SRG: How do you stay connected and grounded while practicing social distancing?
RS: I will say during this time I have the benefit of naturally being an introverted homebody but we’re so lucky to live in a time where we are able to connect even if we’re separated. Funny story is that there is a video conferencing app called Houseparty that allows your friends to join a “party” without being invited every time, you’re just alerted when someone is “in the party”. With everything going on this app has gotten really popular but my family has been using it for years so that my 4 sisters, parents, and grandparents stay connected daily.
SRG: When do you feel the most powerful in life? And to counter that - when do you feel the most vulnerable?
RS: Honestly I feel most powerful when I am most vulnerable.
SRG: A one liner that would describe you is…?
RS: An old-soul empath whose preferred night would be in my home (I'm a Cancer, my home is the utmost important!) watching The Office for the millionth time.
SRG: How has working with female founders affected you and your ambition?
RS: I work for fine jewelry brands Amarilo and Haati Chai, co-owned by Ali Heiss and Stella Simona. Seeing two powerhouse women work together has been such an inspiration for me. Honestly both women have been such encouragers in not only my work life but also my personal growth. There is nothing more powerful than women who support women.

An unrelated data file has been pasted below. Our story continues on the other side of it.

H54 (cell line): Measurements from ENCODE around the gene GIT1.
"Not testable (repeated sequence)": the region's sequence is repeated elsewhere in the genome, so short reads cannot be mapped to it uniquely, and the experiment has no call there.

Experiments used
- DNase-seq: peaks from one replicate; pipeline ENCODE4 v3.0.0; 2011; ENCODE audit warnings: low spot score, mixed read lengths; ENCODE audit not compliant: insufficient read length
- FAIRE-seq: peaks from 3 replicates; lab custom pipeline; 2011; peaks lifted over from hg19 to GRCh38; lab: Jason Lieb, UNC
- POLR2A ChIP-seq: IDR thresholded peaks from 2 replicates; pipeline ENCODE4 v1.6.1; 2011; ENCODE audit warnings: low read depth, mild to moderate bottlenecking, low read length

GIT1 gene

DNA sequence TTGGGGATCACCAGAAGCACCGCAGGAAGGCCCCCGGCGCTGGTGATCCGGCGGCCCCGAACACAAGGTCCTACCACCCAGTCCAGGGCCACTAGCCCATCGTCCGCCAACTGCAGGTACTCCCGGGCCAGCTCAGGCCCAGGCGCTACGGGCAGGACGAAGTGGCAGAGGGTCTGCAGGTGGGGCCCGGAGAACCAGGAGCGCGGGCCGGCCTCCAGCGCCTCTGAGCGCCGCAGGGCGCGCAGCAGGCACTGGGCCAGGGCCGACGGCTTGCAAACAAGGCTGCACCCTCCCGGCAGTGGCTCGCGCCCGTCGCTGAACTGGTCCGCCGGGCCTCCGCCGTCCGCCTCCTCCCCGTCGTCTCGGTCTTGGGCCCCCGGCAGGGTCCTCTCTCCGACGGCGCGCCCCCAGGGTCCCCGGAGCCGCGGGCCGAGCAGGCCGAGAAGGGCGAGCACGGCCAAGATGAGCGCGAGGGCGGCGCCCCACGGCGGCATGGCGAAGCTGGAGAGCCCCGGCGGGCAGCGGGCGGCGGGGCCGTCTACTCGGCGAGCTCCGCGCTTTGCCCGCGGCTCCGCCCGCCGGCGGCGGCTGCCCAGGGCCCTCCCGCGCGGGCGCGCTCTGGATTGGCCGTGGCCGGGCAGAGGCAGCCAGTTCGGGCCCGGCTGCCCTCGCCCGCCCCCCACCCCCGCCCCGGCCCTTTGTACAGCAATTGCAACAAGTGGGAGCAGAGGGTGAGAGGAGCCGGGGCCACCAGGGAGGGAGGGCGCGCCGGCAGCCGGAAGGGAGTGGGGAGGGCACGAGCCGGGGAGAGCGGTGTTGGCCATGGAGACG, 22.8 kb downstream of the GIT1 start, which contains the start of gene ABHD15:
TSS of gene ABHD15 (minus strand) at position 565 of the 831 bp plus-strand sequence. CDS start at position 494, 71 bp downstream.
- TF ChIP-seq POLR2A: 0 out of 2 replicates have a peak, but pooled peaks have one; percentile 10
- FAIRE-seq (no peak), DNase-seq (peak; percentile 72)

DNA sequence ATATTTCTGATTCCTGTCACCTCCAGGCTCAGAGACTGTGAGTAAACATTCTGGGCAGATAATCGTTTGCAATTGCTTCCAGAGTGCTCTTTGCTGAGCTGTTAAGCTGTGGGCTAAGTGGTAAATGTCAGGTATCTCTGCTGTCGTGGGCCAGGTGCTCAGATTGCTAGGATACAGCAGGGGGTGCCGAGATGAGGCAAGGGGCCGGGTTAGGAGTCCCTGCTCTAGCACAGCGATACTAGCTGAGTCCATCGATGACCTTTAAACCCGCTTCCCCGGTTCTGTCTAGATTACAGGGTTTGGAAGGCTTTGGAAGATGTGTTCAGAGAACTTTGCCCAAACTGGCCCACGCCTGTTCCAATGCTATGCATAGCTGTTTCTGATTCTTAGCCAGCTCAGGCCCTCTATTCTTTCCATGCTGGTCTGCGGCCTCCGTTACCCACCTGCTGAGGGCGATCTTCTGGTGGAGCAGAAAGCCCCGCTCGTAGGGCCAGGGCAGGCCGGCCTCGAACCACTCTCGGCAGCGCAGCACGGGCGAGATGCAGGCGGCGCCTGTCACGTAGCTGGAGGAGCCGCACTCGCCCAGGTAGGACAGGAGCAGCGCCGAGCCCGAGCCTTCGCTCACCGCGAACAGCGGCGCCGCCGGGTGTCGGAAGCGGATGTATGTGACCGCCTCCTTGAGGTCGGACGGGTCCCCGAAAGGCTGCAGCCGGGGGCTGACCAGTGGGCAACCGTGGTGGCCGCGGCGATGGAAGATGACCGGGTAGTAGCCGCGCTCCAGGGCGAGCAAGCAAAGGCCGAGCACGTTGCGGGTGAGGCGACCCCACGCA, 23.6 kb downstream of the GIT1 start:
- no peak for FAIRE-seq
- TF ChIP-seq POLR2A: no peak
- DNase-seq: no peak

SRG: You are a woman on the go, what do you look for as most important to you in clothing? And what are your favorite fashion hacks?
RS: Comfort and wearability is an absolute necessity. I’ve tried so many times purchasing something I sartorially adore but then I never reach for it because of the comfort-level. I am all about layers and it took me years to realize this same philosophy can be applied to warmer climates like California. I naturally have always run hot so breezy fabrics are essential.
SRG: You have a distinct color palette in your closet - how did you come to curate your black and white aesthetic ?
RS: It’s been a process. Not because my innate style has greatly changed but because it took me testing a lot of different fashion personas to get to the point where I can look at specific pieces and know that it resonates with the woman I want to feel like. My entire life has been purchasing things that are beautiful but end up being regifted because inevitably they didn’t feel like me. I will say my five sisters are probably less excited about my intentional purchasing.
SRG: You’ve been working on a new project! Tell us about @narrativeof and what’s next for you?
Narrative Of is beginning as a podcast. I wanted to create a safe space for women to talk about their personal story - the ups, the downs, the serious, the ridiculous. As we get older, it's so much harder to find those intimate relationships that were so easy when we were younger. I want every conversation to feel like that. Also, as a perfectionist I've always allowed this idea that it’s too late to start something to stop me from pursuing my ideas. In the last year it’s become very apparent that we need to hear more women’s stories and that there will always be space, space for my voice, space for your voice.